7 To understand how Jesus Christ gained a victory over the world, we have to understand why the world hated him. For being what or for doing what did he have to stand up against the whole world? He was not surprised at the world’s hatred of him. He understood why it expressed hatred for him, and so he could take it, endure it. He pointed out the cause of the world’s attitude toward him after about three years of his public activity in the land of Palestine. This happened in the latter half of the year 32 C.E., up in the Roman province of Galilee, where Jesus had been a carpenter at the city of Nazareth up until thirty years of age. He had a number of younger half-brothers, the sons of his mother Mary, and, unbidden, these half-brothers offered him some advice about his public career. Even at that time the hostile Jews were waiting for the opportunity to kill him, out of their hatred for him. So the question was, Would he expose himself publicly to them at Jerusalem at the autumn festival of tabernacles that was drawing near? As a Jew under God’s law through the prophet Moses, Jesus was obligated to be there. On his discussion with his half-brothers, we read:
8 “The Jews were seeking to kill him. However, the festival of the Jews, the festival of tabernacles, was near. Therefore his brothers said to him: ‘Pass on over from here and go into Judea, in order that your disciples also may behold the works you do. For nobody does anything in secret while himself seeking to be known publicly. If you do these things, manifest yourself to the world.’ His brothers were, in fact, not exercising faith in him. Therefore Jesus said to them: ‘My due time is not yet present, but your due time is always at hand. The world has no reason to hate you, but it hates me, because I bear witness concerning it that its works are wicked.’”—John 7:1-7.
9. How did Jesus not fail to attend that festival of tabernacles, and what victory did he gain there at the temple?
9 Did Jesus Christ faithfully go up to Jerusalem, where those hating him would be flocking for the festival of tabernacles? Yes, he did so, but not in a foolhardy way. On this we read: “But when his brothers had gone up to the festival, then he also went up himself, not openly but as in secret.” At the appropriate time, he spoke openly to the festival celebrators there in the temple. Orders were sent out by the Jewish authorities to arrest him, but these were not carried out by the police officers. (John 7:10, 32-48) Was that not a victory for Jesus Christ?
10. (a) What did Jesus say to his half-brothers was the cause of the world’s hatred of him? (b) Since Jesus did not go outside Jewry, how could it be said that his witness concerning the world’s works was correct?
10 What reason did he give for the world’s hatred of him? The reason, as stated to his half-brothers, was: “It hates me, because I bear witness concerning it that its works are wicked.” (John 7:7) Well, now, if the works of the Jews to whom Jesus had confined his preaching were “wicked,” what could be said about the works of the pagan world outside Jewry? They must have been no less wicked than those of the Jews hostile to Jesus Christ. Therefore, concerning the whole world of mankind, Jew and Gentile, the witness could be correctly given that its works were “wicked.” Is that not enough to stir up hatred on the part of the world?
11. (a) By what personal example did Jesus bear witness that the world’s works were wicked? (b) How did Jesus’ action at the temple near the beginning of his public career prove the world’s works to be wicked?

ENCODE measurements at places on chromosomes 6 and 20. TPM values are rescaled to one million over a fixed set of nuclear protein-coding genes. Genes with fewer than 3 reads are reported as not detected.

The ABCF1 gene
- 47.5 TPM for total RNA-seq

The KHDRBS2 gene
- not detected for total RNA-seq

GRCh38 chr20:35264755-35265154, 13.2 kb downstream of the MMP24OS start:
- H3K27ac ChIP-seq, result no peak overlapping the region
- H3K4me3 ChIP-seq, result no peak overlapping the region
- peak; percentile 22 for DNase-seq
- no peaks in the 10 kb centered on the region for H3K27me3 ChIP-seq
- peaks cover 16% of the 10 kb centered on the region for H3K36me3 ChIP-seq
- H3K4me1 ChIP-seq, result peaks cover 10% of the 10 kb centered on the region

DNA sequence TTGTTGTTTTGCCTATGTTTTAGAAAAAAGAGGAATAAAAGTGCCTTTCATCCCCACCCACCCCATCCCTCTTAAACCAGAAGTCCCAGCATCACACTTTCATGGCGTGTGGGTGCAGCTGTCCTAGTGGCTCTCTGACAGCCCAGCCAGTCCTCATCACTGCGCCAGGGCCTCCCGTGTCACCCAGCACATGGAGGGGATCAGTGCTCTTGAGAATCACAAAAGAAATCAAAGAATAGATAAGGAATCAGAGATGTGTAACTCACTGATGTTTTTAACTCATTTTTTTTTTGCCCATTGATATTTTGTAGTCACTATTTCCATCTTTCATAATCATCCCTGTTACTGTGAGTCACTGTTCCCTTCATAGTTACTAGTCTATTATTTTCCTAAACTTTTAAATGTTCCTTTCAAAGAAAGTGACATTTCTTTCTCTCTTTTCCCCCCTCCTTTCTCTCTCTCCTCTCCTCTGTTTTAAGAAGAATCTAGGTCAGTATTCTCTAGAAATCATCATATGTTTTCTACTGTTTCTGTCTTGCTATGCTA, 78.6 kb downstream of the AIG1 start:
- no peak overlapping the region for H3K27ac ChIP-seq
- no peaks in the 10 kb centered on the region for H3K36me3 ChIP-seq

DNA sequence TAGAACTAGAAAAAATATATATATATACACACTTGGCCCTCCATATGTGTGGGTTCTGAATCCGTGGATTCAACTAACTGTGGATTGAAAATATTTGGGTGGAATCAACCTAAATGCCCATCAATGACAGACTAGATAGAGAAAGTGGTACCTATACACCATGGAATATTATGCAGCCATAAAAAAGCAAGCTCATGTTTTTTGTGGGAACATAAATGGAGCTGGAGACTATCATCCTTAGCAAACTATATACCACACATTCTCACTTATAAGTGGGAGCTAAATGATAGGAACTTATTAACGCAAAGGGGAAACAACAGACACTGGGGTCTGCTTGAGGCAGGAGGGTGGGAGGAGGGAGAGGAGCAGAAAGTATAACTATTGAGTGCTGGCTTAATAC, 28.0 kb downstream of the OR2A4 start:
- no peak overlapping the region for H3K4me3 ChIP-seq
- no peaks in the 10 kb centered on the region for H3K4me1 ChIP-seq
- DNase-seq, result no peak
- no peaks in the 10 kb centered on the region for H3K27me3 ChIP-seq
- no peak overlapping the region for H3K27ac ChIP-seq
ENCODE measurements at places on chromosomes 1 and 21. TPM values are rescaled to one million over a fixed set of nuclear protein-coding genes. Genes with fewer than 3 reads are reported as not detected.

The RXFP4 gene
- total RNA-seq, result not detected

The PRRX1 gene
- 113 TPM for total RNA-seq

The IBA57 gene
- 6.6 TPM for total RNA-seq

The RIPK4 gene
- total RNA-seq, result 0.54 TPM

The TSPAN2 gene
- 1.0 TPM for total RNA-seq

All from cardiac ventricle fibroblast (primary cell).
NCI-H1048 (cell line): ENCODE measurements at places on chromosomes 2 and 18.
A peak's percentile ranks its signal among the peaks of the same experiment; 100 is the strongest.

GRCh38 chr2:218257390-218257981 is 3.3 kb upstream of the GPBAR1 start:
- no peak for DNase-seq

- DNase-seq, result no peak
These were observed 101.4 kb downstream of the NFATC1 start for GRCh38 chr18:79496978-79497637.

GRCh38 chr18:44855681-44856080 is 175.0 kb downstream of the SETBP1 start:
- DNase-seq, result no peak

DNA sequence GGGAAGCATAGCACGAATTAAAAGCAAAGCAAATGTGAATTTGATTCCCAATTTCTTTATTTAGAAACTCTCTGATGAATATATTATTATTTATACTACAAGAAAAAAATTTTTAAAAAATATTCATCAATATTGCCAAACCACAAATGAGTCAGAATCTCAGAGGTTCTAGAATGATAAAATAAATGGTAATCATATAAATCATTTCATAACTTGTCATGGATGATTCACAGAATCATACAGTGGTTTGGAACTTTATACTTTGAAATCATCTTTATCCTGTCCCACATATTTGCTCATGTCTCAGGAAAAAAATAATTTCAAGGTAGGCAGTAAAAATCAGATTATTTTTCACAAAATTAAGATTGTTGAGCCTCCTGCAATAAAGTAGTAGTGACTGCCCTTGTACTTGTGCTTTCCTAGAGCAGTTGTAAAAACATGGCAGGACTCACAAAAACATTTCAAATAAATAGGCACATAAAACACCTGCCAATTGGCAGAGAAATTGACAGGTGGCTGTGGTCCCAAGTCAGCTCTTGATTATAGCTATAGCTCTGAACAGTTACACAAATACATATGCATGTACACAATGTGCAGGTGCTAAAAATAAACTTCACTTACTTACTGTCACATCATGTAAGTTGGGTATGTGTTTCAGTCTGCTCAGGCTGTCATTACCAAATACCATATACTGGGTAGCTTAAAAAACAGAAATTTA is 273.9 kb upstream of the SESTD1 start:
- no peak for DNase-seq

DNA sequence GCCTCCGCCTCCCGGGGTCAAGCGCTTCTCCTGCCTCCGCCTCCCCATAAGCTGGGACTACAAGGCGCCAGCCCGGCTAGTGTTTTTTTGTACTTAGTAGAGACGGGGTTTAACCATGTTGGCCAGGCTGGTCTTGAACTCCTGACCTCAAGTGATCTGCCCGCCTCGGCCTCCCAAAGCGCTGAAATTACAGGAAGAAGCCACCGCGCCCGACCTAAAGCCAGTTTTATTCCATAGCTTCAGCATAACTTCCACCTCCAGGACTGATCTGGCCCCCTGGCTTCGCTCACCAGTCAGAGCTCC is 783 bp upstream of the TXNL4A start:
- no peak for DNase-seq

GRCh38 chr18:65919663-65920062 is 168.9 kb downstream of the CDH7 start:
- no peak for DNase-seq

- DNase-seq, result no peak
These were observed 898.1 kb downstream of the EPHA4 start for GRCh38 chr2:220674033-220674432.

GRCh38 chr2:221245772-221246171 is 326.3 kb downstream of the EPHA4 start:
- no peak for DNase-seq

11 How, though, did Jesus bear witness to the world and show that its works were “wicked”? Both by word of mouth and by action. He himself had to be guiltless of wicked works. Who of his days on earth could truthfully accuse him of a single wicked work? Even Jewish unbelievers he challenged with the question: “Who of you convicts me of sin?” (John 8:46) When, toward the beginning of his public career, he went into the temple of Jerusalem and drove out the money changers and the merchandisers, saying: “Take these things away from here! Stop making the house of my Father a house of merchandise!” he was bearing witness to those profaners of the temple and to the Jewish authorities who allowed it that their works were “wicked.”—John 2:13-17.
12. How did Jesus, by healings on the Sabbath, by expulsion of demons, by giving no heavenly sign, by making himself no part of the world, cause a witness against wicked works?
12 When, on the legal Jewish Sabbath Day, situations presented themselves for him to do good works of healing and he performed such healings despite the fact that he knew he was going to be criticized and condemned therefor, he bore witness that the deeds of his critics were “wicked.” (Matt. 12:9-16) When he cast out demons from obsessed persons and was accused of being in league with Beelzebub the ruler of the demons for doing so, Jesus made it manifest that the works of his opposers were wicked. (Matt. 12:22-37) When the unbelieving Jews asked for a sign from heaven in proof of his being the Messiah and he refused to dispel their unbelief by undue signs, he bore witness that their wicked works were those of a “wicked and adulterous generation.” (Matt. 16:1-4; 12:38-45) Jesus’ refusal to imitate this world and make himself like it or a part of it was a witness in itself that the works of the world were “wicked.”
13, 14. (a) In what two general ways did Jesus bear witness that the works of the world were wicked? (b) How did Jesus’ preaching harmonize with what he said in John 3:17?
13 However, not just by letting his life speak for itself did Jesus bear witness against this world so as to call forth its hatred. He also did so directly by word of mouth. What does this mean?